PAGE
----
Earlier this month, the South Carolina House passed a budget starting July 1 that spent nearly $2 billion in additional money on raises for teachers, security upgrades at prisons and tax breaks.
Less than a week later, that $10 billion budget is likely worthless.
It’s impossible to figure out at this moment what the fallout from the coronavirus will do to the state’s economy and the money South Carolina takes in from taxes and fees.
Data like payroll taxes deducted and sales tax paid lag weeks or months behind real time, said state Revenue and Fiscal Affairs Office Executive Director Frank Rainwater, whose agency is responsible for predicting how much money lawmakers will have to spend.
Plus, economists are used to modeling based on financial crisis or natural disaster, not by a pandemic.
“It might be a little bit like a hurricane and a little bit like 9/11,” Rainwater said.
The Senate now has the next state budget and all that uncertainty. This year’s budget ends on June 30.
“The world is different than it was three weeks ago. The revenue estimate the House passed that budget on, it’s gone. You might as well just rip the whole thing up,” said Republican state Sen. Larry Grooms of Berkeley County.
The House is aware of how much has changed since that key vote to pass the budget March 10, Speaker Jay Lucas said.
“In the past week, it has become clear that the funding needs for this state have changed dramatically. It is also almost certain that available funds have declined as well. As with any other year, the House will make adjustments as needed for the current situation when the appropriations bill is returned from the Senate,” the Hartsville Republican said in a statement.
The House budget included $213 million to give every public school teacher in South Carolina a $3,000 raise, $100 million for repairs to rural highways, $100 million to improve safety at state prisons and $248 million in income tax relief and credits.
There’s $42 million for merit pay raises for state employees, $39 million to pay increases in their health insurance premiums and assure one free annual wellness visit to a doctor.
Lawmakers in both chambers said it is too early to guess what will disappear from the new budget.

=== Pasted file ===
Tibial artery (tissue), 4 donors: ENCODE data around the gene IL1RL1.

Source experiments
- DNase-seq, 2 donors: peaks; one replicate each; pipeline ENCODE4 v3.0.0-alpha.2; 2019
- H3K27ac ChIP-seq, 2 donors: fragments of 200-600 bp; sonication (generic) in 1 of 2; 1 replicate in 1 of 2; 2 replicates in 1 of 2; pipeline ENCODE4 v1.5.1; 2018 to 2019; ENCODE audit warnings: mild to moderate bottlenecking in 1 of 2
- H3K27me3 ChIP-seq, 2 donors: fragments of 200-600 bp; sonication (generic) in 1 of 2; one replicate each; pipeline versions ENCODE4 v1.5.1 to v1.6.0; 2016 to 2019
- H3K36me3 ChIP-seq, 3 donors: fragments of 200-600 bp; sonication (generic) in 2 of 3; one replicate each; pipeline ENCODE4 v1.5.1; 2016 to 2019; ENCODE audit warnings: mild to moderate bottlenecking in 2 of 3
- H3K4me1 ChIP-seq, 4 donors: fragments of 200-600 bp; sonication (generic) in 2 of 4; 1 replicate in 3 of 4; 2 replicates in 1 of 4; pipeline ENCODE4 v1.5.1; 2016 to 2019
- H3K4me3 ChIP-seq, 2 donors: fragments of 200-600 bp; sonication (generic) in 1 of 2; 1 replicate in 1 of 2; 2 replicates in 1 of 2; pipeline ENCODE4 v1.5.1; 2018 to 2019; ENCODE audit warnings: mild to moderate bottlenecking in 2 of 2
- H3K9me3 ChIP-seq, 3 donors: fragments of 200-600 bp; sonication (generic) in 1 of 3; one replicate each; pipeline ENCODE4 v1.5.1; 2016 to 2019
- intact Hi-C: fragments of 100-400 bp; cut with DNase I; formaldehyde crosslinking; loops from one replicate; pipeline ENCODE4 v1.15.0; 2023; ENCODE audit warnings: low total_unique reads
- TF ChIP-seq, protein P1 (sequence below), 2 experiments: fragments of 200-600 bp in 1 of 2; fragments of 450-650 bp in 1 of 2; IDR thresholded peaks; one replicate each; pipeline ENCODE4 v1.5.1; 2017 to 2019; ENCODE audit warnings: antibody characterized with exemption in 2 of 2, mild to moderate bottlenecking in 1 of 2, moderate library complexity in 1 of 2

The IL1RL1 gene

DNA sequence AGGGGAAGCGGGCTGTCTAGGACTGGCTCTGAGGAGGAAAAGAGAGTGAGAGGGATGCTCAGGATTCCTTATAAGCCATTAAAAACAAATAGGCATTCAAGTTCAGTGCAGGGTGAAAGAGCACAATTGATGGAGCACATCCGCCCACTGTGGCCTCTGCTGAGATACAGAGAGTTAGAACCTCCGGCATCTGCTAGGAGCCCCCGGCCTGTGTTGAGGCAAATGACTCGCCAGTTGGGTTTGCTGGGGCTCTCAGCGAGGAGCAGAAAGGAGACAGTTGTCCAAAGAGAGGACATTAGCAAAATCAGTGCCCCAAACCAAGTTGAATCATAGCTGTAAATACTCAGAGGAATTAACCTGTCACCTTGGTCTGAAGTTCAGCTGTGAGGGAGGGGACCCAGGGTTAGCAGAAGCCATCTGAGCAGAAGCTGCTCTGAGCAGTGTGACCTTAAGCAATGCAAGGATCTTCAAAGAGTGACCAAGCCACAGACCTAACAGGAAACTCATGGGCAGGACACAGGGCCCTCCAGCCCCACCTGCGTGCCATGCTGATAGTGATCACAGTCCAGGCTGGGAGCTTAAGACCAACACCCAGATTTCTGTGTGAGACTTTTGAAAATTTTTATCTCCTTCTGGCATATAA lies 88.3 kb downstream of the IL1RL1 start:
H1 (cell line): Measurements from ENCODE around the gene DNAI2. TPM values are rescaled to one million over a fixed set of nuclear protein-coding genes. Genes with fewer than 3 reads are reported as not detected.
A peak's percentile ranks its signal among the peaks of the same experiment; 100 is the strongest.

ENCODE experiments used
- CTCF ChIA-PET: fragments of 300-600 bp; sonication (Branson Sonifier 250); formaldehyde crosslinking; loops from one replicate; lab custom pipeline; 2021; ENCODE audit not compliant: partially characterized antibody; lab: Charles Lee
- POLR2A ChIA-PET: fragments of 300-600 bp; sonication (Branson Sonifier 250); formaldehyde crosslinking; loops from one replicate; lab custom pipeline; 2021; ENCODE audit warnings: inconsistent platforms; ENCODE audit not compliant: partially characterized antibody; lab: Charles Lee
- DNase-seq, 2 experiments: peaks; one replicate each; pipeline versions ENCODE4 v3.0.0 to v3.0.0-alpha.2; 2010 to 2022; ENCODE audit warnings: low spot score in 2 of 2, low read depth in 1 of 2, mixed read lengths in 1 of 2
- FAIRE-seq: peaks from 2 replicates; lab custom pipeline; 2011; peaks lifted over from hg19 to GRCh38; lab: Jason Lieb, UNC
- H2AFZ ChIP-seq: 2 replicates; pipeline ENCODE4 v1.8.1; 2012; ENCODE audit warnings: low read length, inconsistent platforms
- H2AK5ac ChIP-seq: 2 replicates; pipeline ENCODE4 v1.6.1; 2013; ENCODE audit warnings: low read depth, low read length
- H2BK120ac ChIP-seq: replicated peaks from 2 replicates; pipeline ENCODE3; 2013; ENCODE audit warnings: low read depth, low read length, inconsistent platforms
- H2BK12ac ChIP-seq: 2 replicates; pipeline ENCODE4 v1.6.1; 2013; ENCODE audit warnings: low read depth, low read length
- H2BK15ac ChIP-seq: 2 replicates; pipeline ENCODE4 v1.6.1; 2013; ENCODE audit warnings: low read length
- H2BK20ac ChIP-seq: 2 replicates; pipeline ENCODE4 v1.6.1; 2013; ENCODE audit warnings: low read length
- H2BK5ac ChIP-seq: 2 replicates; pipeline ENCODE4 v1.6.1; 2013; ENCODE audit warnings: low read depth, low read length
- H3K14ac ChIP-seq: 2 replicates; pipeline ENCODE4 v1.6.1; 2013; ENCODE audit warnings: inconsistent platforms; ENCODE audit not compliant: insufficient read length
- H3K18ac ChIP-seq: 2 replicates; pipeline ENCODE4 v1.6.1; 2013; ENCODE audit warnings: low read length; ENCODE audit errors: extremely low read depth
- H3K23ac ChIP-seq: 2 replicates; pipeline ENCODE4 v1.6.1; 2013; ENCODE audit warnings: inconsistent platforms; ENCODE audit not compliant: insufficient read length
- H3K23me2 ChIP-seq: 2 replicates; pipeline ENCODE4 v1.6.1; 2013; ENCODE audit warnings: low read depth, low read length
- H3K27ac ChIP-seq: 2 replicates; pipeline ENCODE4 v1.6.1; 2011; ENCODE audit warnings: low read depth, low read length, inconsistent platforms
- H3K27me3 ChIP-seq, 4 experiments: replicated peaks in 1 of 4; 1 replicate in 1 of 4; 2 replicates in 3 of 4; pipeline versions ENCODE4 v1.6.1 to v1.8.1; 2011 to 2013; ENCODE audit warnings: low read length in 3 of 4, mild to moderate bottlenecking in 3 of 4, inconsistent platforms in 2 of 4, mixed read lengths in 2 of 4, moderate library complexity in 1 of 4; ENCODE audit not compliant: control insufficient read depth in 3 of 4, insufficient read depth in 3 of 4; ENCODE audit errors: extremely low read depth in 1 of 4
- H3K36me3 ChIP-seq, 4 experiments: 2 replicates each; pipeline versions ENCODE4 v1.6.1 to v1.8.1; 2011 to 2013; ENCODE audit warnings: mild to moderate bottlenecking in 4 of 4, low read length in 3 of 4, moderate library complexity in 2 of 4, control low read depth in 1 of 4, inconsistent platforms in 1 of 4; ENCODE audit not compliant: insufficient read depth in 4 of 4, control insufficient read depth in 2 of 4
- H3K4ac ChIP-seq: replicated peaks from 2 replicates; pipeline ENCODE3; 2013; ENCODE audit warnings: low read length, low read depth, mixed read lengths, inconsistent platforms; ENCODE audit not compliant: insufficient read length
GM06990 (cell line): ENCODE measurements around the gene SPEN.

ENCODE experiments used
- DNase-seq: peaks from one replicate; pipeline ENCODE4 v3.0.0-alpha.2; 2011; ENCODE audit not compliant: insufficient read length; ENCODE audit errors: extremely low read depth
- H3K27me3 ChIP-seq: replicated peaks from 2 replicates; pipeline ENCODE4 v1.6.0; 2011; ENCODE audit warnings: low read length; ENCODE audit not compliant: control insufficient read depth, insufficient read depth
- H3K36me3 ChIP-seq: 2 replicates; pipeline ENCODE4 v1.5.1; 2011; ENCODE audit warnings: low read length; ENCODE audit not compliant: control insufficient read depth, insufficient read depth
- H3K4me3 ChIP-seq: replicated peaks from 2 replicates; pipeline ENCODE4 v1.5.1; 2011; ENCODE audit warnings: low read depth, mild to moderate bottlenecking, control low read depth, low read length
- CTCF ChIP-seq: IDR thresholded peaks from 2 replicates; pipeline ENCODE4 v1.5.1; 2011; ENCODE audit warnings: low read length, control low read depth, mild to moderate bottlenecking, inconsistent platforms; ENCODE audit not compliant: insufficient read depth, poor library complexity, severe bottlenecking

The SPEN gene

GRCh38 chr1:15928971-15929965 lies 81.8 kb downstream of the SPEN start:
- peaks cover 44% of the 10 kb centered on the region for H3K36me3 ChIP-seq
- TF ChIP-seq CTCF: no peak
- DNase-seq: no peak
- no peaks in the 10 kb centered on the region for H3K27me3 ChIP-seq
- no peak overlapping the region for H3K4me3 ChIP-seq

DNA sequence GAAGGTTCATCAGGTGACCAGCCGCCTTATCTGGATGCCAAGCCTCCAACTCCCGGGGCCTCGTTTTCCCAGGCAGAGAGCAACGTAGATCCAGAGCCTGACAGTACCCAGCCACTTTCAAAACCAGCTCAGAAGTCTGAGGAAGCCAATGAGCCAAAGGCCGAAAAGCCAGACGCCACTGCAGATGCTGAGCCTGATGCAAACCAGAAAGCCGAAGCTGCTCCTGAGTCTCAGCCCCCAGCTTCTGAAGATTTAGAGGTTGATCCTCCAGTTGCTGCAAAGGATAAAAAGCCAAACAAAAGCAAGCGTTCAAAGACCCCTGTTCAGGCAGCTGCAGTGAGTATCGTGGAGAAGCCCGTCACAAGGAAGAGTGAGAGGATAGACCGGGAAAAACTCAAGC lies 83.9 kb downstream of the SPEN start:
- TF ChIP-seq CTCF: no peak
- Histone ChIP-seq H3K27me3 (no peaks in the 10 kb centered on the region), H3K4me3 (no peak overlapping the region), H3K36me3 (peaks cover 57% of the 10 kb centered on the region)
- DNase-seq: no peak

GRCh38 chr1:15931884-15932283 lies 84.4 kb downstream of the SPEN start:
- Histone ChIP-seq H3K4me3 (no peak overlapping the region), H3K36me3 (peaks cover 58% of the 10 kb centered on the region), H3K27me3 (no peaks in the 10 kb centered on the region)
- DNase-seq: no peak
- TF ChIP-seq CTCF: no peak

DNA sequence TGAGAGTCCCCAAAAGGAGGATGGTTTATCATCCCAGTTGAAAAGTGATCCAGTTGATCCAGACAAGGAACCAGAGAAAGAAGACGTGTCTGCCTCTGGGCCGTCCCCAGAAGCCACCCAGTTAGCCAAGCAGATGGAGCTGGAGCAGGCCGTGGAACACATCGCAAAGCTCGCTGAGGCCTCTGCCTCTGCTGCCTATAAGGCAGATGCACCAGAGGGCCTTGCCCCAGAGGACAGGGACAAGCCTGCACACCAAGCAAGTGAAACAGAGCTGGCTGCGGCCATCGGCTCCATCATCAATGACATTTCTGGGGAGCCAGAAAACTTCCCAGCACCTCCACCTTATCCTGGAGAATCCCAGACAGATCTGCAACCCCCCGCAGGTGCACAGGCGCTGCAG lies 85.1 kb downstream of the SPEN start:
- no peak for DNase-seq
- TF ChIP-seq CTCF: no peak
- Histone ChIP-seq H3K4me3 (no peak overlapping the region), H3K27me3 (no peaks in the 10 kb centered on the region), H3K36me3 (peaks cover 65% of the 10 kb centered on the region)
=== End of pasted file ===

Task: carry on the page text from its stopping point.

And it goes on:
The economic impact from the coronavirus will also hit the final four months of this year’s budget as restaurants and bars close and tourism — one of the state’s chief economic drivers — grinds to a halt.
At last check, the state was about $350 million ahead of projections for taxes and fees this budget, so economists think that should provide enough cushion to prevent immediate spending cuts.
But on the other side of the ledger, the House is coming back briefly to approve $45 million in emergency spending for state health needs for coronavirus and there is no guarantee they might not have to spend a lot more.
One thing seems certain with all the uncertainty. The General Assembly is supposed to ends its session May 14, but lawmakers will likely give themselves extra time to see where the economy ends up before putting the spending plan into law.
The last time South Carolina faced anything like this was the Great Recession of 2008, where the amount of money in the state budget controlled by lawmakers fell 25% from $7.4 billion to $5.5 billion in two years.
There were massive cuts, some done quickly in the middle of the budget year. Problems still hanging around South Carolina in 2020 like security issues at state prisons, the poor condition of South Carolina’s roads and the ballooning of class sizes can be traced back to those cuts, state agency leaders have said.
But most economists and lawmakers agree South Carolina was in much worse shape before the financial collapse in 2008 drove things over the edge.
The unemployment rate in the state in January was 2.4%. In January 2008, the jobless rate was 5.6% and on its way in two years to a peak of 11.7%.
Senate Majority Leader Shane Massey said he expects pain over the next several months, but the state will bounce back quicker than 2008.
“South Carolina has been going gangbusters economically the last several years.,” the Edgefield Republican said. “We have diversified significantly in our economic base.”